CHICAGO – J. Herbert Nelson, stated clerk of the Presbyterian Church (U.S.A.), challenged Presbyterians to engage the complicated realities of the current world.
“We have an opportunity to shake up this world, but we have to be believe it, and we have to be willing to pay for it,” Nelson said.
Nelson’s talking about per capita — the per-member fee that pays for most of the expense of the Office of the General Assembly and administrative costs for the Presbyterian Mission Agency. There was pushback earlier this year to his proposal to significantly raise per capita by 39 percent from 2018 to 2019 and by 7 percent from 2019 to 2020.
Facing criticism from mid council leaders, some of whom argued that small congregations particularly couldn’t afford such a financial hit, Nelson revised his request, and the 2018 General Assembly approved a per capita rate of $8.95 per member in both 2019 and 2020 – an increase of just over 15 percent from the 2018 per capita rate of $7.73 per member.
And Nelson continues to make the case that adequate per capita funding is necessary for the PC(USA) to make needed changes to do relevant, contextual ministry in a complicated world.
“When we talk about per capita, this is not about a money grab,” Nelson told the Mid Council Leaders Gathering, meeting Oct. 5-7 in Chicago. “This is about building a pathway for those to come” — building on a strong legacy of Presbyterian faith for new generations.
“We are at a very different time,” Nelson said, with the church almost daily having an “impromptu status of engaging the world.” He pointed out that the mid council leaders had paused their meeting the previous day to pray for the city of Chicago, as a verdict was announced in the murder trial of a Chicago police officer charged with killing a black teenager, Laquan McDonald, in 2014.
The leaders also prayed for the nation, on the cusp of the Senate’s controversial vote to confirm Brett Kavanaugh, who has been accused of sexual assault, as a U.S. Supreme Court justice.
Nelson encouraged mid council leaders to model in their own communities the kind of commitment to justice that the General Assembly demonstrated last summer when Presbyterians marched through the downtown St. Louis to deliver money used to bail out of jail people incarcerated for minor offenses because they couldn’t afford to pay their fines.
“Let’s be real,” Nelson said, in recognizing that many mid council leaders need training to figure out how to do innovative work in their local contexts. “Our number one priority is retooling mid councils,” he said, because “we cannot have strong churches without strong mid councils and mid council leaders who are strong.”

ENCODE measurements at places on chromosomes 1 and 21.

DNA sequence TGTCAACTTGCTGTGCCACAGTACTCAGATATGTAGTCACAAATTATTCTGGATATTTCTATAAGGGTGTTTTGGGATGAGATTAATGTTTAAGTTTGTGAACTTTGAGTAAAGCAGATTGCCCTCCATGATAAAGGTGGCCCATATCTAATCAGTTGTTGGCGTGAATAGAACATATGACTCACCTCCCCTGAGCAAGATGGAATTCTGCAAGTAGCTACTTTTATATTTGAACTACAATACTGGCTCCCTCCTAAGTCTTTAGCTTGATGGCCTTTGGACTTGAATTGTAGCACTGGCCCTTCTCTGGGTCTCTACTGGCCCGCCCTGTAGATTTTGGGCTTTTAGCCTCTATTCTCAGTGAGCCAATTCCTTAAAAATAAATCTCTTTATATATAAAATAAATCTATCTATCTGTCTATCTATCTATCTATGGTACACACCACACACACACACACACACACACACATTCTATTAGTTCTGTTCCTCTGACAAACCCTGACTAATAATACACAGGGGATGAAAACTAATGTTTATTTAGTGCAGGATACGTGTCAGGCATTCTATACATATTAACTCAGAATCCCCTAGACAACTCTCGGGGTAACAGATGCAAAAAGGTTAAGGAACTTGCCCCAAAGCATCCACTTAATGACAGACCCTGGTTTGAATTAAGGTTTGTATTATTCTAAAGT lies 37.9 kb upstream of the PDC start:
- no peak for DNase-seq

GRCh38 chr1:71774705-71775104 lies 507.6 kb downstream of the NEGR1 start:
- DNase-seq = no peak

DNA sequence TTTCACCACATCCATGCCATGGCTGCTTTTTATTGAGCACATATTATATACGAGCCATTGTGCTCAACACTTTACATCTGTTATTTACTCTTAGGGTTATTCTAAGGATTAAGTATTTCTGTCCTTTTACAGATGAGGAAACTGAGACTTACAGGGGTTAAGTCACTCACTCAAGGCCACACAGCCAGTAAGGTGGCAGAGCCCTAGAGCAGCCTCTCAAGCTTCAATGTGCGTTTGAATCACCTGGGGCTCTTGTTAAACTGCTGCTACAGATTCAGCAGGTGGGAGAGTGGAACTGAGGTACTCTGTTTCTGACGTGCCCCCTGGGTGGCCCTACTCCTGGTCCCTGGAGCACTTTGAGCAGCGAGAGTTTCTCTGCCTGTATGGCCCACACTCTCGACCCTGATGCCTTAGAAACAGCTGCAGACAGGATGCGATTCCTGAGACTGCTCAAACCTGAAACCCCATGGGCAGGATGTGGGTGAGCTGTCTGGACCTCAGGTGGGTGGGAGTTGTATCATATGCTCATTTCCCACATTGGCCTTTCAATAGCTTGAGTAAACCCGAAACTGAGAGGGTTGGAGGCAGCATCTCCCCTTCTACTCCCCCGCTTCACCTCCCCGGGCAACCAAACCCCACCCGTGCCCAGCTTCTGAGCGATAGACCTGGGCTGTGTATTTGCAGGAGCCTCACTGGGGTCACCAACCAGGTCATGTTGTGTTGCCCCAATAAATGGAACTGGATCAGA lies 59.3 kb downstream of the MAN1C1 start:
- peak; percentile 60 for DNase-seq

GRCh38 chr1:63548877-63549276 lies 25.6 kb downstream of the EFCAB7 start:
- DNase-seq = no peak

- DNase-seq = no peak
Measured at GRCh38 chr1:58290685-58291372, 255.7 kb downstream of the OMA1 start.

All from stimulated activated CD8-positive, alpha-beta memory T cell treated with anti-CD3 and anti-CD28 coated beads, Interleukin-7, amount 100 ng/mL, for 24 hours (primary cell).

Kerry Rice, deputy stated clerk, said 69 percent of presbyteries paid per capita in full in 2016. He also said that actions of the 2018 General Assembly had an impact on the per capita budget – with $400,000 in budget cuts still needing to be allocated in 2019 and $753,000 in 2020.
The mid council leaders also heard presentations from representatives of the Board of Pensions, the co-sponsor along with the Office of the General Assembly of this event.
Pat Haines, executive vice president and chief benefits officer for the Board of Pensions, described changes the board is introducing in 2019. “We need to be fearless about change,” Haines said. “We have to be willing to look critically at what we do and how we do it.”
Haines also explained changes to benefits the board will initiate in 2019 – part of an effort to expand the plan to include more employees and address unmet needs.
Among those changes: introducing the option of a high-deductible plan (with an annual deductible of $3,000 for individuals and $6,000 for families) with an accompanying health savings plan. “We did not walk down this path lightly,” she said, recognizing the out-of-pocket costs for those who chose this option could be significant.
So the board attempted to make its offering “a better version of the high-deductible health plans you might find out there in the consumer market,” Haines said, by offering, for example, a more expansive definition of what’s included in preventative care and therefore not subject to the deductible.
Other changes for 2019: offering a range of flexible saving and spending accounts for health care and child care, and vision coverage including both eye exams and corrective lenses.